Ficus pseudopalma

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Ficus pseudopalma
Starr 010820-0015 Ficus pseudopalma.jpg
Scientific classification
Kingdom: Plantae
(unranked): Angiosperms
(unranked): Eudicots
(unranked): Rosids
Order: Rosales
Family: Moraceae
Genus: Ficus
Species: F. pseudopalma
Binomial name
Ficus pseudopalma

Ficus pseudopalma is a species of fig known by the common names Philippine fig, dracaena fig, and palm-leaf fig.[1] In nature it is endemic to the Philippines, especially the island of Luzon.[1] It is known elsewhere as an ornamental plant.

This is a shrub growing erect with a naked unbranched stem topped with a cluster of leaves to give it the appearance of a palm.[2] Indeed, the species name pseudopalma means "false palm".[3] The leaves are up to 30 inches long and edged with dull teeth. The fruit is a dark green fig that grows in pairs, each fruit just over an inch long.[2]

In Luzon, this plant occurs in grassland and forest habitat, where it is considered common.[4] The new shoots of the plant are eaten as a type of vegetable, and there are a number of traditional medicinal uses, such as a remedy for kidney stones made from the leaves.[5] In Bicol Region the plant is known as Lubi-lubi and the leaves are cooked in coconut milk.[3] In 2003 the leaves were sold in markets for US$0.74 per kilogram, and the plant can be grown in plantations without pesticides for an adequate profit.[3]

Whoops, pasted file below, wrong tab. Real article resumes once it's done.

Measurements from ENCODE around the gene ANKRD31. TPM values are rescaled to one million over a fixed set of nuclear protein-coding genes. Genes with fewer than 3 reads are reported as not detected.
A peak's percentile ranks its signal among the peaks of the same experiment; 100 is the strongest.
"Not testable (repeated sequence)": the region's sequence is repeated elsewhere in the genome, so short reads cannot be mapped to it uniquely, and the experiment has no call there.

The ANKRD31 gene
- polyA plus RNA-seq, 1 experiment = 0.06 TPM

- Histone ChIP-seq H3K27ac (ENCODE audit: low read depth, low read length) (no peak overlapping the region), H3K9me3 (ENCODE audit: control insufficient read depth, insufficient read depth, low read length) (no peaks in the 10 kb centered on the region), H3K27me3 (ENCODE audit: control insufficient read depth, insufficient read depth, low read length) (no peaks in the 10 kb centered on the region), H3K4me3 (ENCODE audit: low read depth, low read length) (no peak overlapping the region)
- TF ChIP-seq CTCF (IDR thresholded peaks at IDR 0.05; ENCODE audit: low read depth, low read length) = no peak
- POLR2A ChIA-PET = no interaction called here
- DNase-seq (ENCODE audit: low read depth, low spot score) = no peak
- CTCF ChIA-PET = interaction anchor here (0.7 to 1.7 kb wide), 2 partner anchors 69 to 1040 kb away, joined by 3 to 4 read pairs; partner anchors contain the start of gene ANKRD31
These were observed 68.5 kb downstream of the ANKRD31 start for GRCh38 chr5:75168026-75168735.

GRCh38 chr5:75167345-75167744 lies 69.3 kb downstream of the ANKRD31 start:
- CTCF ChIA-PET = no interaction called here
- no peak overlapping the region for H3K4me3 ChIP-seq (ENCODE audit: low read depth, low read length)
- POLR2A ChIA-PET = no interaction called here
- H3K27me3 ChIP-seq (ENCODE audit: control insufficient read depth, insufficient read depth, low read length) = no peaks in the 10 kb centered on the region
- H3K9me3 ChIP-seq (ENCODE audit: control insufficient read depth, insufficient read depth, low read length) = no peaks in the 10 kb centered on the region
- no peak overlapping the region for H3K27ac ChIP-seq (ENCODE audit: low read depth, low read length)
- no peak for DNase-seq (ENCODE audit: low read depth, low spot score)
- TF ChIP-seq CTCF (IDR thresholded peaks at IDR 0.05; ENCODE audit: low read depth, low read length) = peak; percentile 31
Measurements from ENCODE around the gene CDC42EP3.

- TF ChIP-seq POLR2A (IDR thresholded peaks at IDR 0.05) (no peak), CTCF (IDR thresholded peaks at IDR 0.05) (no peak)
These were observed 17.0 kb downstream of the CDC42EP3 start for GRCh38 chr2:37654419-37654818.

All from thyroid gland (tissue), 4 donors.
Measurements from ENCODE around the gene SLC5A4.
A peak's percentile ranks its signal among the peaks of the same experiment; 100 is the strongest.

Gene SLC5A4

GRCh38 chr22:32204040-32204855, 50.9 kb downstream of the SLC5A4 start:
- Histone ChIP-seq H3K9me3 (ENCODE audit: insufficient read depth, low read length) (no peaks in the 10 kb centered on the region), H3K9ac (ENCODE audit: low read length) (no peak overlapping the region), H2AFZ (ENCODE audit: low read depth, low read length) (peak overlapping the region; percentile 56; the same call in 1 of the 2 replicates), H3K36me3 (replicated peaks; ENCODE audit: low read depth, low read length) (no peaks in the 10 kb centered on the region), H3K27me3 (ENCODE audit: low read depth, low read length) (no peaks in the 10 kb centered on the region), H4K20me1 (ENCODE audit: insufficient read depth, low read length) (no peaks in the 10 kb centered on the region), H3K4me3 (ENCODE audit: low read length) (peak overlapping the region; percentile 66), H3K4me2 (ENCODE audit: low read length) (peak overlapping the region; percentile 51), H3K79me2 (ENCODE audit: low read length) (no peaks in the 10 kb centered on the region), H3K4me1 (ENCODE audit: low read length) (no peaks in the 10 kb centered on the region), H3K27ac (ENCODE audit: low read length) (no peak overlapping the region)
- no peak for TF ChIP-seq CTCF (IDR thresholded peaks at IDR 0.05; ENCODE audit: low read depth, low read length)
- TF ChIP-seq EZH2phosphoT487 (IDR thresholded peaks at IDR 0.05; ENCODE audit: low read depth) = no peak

This shrub has been used as a landscaping plant in Hawaii, but it never escaped cultivation or became established in the wild because the species of wasp that pollinates it was never brought to the islands.[2]


  1. ^ a b GRIN Species Profile
  2. ^ a b c Starr, F., et al. (2003). Ficus pseudopalma Fact Sheet. Hawaiian Ecosystems at Risk.
  3. ^ a b c Food & Fertilizer Technology Center. (2003). Fruit and vegetables from the tropical forest. FFTC Practical Technology.
  4. ^ Villegas, K. L. and F. A. Pollisco Jr. (2008). Floral survey of Laiban sub-watershed in the Sierra Madre Mountain Range in the Philippines. Journal of Tropical Biology and Conservation 4(1) 1-14.
  5. ^ Ragasa, C. Y., et al. (2009). Terpenoids and sterols from the endemic and endangered Philippine trees Ficus pseudopalma and Ficus ulmifolia. Philippine Journal of Science 138(2) 205.